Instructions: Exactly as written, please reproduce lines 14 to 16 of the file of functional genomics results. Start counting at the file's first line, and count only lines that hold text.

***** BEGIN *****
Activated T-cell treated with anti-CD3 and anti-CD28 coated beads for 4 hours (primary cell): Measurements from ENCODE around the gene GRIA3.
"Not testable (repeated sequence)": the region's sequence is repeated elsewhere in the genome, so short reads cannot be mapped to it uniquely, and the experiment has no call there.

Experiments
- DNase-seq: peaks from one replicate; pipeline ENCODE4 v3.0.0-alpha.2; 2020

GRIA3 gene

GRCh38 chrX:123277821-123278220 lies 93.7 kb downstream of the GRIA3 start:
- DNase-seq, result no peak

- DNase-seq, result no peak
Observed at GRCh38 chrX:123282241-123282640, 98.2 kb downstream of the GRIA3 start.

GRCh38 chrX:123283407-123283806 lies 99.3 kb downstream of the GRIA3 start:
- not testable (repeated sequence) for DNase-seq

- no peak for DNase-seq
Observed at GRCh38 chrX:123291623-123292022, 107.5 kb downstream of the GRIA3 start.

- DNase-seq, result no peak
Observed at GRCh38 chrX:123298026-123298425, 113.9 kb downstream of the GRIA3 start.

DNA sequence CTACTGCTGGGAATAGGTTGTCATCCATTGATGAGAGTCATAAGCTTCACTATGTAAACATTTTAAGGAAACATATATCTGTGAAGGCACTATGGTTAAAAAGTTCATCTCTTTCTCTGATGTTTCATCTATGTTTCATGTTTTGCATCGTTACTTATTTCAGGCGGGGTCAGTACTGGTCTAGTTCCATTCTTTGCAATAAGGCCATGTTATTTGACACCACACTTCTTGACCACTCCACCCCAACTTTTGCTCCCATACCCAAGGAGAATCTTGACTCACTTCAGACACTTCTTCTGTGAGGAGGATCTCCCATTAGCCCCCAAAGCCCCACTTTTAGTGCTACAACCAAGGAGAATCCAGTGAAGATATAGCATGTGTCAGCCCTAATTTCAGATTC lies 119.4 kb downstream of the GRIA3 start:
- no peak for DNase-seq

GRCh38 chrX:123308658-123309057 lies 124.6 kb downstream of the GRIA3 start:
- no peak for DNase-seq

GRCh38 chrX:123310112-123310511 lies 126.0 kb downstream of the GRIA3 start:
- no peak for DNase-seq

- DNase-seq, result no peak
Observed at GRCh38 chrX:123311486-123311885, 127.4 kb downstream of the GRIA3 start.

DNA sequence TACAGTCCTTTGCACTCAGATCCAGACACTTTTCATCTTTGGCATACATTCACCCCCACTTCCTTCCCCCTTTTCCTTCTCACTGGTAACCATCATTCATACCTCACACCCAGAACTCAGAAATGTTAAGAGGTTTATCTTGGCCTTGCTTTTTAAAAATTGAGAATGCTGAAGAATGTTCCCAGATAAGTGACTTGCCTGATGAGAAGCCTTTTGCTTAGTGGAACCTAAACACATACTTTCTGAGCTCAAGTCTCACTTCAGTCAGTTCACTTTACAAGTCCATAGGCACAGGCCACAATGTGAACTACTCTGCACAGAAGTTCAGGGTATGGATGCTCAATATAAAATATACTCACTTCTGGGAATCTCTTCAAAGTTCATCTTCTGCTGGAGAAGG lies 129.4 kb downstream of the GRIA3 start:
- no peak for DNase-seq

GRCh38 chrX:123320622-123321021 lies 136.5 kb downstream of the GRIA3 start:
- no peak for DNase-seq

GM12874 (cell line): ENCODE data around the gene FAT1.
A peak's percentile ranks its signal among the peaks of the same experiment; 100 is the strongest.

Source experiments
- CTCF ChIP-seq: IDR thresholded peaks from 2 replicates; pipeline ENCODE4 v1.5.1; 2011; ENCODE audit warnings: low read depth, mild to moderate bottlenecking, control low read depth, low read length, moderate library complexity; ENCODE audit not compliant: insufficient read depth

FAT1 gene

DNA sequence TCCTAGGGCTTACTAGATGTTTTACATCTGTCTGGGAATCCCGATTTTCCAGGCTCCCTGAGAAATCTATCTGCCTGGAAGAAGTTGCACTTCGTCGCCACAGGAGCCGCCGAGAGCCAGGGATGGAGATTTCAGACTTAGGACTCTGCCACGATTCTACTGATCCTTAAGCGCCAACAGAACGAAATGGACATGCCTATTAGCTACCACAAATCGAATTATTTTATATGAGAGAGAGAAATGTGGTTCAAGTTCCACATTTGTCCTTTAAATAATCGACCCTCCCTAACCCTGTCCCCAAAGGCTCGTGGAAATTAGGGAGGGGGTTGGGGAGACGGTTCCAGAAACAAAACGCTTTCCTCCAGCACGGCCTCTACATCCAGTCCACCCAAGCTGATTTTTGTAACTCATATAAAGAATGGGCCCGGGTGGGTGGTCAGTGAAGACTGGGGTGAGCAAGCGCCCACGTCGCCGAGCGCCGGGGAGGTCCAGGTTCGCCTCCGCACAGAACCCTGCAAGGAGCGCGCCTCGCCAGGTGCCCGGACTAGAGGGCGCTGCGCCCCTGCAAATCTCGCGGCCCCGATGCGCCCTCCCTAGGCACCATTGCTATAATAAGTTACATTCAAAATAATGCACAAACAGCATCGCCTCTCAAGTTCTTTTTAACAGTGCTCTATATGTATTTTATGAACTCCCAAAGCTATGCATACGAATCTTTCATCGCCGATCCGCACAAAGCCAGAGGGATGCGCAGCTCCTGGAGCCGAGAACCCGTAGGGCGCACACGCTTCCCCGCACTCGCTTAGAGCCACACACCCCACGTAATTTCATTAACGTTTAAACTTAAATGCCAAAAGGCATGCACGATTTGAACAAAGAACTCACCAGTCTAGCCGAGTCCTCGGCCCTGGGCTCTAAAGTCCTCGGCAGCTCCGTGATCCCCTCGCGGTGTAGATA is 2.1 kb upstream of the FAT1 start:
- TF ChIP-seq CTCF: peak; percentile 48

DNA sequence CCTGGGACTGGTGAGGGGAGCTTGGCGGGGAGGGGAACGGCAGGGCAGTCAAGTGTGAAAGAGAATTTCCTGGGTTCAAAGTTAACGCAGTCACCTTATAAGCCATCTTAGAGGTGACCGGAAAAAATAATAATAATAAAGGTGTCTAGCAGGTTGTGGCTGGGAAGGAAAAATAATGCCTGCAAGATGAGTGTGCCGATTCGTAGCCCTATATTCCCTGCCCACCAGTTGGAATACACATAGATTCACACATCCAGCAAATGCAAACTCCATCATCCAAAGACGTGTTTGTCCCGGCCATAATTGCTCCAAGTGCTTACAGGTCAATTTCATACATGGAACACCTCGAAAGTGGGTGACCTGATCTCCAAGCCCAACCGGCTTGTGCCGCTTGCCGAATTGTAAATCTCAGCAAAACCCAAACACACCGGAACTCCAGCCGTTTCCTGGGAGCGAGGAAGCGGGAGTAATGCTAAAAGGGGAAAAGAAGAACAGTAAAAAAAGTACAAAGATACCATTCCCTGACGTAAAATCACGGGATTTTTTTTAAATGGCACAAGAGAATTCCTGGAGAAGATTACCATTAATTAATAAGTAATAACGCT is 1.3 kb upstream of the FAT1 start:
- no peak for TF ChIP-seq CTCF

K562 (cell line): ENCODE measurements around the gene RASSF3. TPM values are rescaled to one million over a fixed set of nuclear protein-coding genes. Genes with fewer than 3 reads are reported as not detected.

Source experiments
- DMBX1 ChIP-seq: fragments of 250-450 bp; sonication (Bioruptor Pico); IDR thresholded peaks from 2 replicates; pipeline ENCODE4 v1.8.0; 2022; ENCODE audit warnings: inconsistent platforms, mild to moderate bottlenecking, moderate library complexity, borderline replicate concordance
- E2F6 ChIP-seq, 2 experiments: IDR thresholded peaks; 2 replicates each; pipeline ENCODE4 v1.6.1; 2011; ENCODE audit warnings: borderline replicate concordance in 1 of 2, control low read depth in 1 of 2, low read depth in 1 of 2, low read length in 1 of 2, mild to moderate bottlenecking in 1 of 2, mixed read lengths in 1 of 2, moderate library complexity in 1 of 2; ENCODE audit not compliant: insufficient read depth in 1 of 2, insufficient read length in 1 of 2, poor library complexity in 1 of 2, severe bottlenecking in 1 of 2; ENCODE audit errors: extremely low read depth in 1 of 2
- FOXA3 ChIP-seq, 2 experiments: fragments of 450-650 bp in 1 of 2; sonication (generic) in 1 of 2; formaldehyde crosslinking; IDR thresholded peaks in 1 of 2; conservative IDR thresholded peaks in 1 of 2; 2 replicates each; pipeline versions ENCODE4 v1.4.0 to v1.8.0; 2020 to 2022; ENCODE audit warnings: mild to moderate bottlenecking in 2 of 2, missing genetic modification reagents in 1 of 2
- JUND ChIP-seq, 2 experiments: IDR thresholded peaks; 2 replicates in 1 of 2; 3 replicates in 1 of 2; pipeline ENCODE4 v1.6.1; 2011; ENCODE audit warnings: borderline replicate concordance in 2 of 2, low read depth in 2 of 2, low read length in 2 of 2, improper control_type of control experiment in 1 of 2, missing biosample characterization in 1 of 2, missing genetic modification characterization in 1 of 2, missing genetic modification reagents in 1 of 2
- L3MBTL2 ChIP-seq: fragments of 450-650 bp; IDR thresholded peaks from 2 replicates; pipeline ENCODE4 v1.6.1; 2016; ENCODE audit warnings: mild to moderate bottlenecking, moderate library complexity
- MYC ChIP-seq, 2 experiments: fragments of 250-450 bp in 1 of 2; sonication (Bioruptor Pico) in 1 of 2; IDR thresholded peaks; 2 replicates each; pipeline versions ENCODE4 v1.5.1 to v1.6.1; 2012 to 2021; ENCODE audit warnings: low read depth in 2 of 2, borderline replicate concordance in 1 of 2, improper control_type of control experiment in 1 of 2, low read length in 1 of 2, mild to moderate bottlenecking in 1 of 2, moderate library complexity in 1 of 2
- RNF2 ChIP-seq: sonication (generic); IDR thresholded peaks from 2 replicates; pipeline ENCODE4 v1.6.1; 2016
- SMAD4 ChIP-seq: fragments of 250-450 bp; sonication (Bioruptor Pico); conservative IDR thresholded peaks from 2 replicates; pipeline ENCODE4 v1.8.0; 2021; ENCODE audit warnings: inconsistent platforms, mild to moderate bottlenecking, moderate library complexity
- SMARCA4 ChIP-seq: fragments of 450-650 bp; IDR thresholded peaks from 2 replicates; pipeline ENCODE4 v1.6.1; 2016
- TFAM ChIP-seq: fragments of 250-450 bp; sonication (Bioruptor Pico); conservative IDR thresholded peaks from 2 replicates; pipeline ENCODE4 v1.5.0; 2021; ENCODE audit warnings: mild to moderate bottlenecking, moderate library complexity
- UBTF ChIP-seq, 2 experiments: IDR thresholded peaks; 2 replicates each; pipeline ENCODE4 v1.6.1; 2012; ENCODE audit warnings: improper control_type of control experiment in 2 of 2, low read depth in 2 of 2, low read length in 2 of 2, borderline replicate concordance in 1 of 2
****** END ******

- DNase-seq, result no peak
Observed at GRCh38 chrX:123298026-123298425, 113.9 kb downstream of the GRIA3 start.

DNA sequence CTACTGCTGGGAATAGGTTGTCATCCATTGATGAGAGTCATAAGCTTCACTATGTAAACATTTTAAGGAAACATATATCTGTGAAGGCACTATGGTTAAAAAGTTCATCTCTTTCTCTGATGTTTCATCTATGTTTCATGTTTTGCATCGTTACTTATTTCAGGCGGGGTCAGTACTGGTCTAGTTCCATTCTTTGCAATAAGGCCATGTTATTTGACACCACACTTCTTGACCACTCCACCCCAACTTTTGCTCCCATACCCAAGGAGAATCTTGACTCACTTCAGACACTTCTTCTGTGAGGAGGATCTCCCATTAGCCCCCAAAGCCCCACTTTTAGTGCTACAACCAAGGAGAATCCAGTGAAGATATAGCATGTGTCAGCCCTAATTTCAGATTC lies 119.4 kb downstream of the GRIA3 start: